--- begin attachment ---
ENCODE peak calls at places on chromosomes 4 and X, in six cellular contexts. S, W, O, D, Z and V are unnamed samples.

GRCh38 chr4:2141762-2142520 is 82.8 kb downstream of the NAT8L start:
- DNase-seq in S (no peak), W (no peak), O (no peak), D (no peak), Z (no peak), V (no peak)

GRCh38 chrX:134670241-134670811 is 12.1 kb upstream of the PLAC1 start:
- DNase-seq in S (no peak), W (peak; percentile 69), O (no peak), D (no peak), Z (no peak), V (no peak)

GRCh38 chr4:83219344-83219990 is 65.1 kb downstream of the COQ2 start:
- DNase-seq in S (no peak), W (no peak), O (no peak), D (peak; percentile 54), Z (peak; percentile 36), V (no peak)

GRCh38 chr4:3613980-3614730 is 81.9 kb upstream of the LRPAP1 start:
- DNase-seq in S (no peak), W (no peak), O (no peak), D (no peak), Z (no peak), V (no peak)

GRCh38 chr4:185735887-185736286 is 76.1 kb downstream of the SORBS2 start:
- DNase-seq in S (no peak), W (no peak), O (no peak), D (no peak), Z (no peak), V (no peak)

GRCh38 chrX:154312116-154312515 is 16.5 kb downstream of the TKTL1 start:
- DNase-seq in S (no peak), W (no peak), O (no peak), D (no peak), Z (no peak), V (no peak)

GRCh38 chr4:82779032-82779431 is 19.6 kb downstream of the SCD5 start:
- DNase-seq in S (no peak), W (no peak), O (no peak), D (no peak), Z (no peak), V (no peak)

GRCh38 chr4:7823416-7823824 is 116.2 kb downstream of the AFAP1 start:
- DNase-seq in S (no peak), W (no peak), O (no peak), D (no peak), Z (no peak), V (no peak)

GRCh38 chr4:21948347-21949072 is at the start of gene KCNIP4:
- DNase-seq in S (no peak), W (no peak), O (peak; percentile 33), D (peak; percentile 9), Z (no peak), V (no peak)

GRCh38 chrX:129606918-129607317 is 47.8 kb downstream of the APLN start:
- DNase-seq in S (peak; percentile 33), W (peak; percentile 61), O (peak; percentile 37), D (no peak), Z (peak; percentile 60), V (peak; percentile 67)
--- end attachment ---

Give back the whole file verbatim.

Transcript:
ENCODE peak calls at places on chromosomes 4 and X, in six cellular contexts. S, W, O, D, Z and V are unnamed samples.

GRCh38 chr4:2141762-2142520 is 82.8 kb downstream of the NAT8L start:
- DNase-seq in S (no peak), W (no peak), O (no peak), D (no peak), Z (no peak), V (no peak)

GRCh38 chrX:134670241-134670811 is 12.1 kb upstream of the PLAC1 start:
- DNase-seq in S (no peak), W (peak; percentile 69), O (no peak), D (no peak), Z (no peak), V (no peak)

GRCh38 chr4:83219344-83219990 is 65.1 kb downstream of the COQ2 start:
- DNase-seq in S (no peak), W (no peak), O (no peak), D (peak; percentile 54), Z (peak; percentile 36), V (no peak)

GRCh38 chr4:3613980-3614730 is 81.9 kb upstream of the LRPAP1 start:
- DNase-seq in S (no peak), W (no peak), O (no peak), D (no peak), Z (no peak), V (no peak)

GRCh38 chr4:185735887-185736286 is 76.1 kb downstream of the SORBS2 start:
- DNase-seq in S (no peak), W (no peak), O (no peak), D (no peak), Z (no peak), V (no peak)

GRCh38 chrX:154312116-154312515 is 16.5 kb downstream of the TKTL1 start:
- DNase-seq in S (no peak), W (no peak), O (no peak), D (no peak), Z (no peak), V (no peak)

GRCh38 chr4:82779032-82779431 is 19.6 kb downstream of the SCD5 start:
- DNase-seq in S (no peak), W (no peak), O (no peak), D (no peak), Z (no peak), V (no peak)

GRCh38 chr4:7823416-7823824 is 116.2 kb downstream of the AFAP1 start:
- DNase-seq in S (no peak), W (no peak), O (no peak), D (no peak), Z (no peak), V (no peak)

GRCh38 chr4:21948347-21949072 is at the start of gene KCNIP4:
- DNase-seq in S (no peak), W (no peak), O (peak; percentile 33), D (peak; percentile 9), Z (no peak), V (no peak)

GRCh38 chrX:129606918-129607317 is 47.8 kb downstream of the APLN start:
- DNase-seq in S (peak; percentile 33), W (peak; percentile 61), O (peak; percentile 37), D (no peak), Z (peak; percentile 60), V (peak; percentile 67)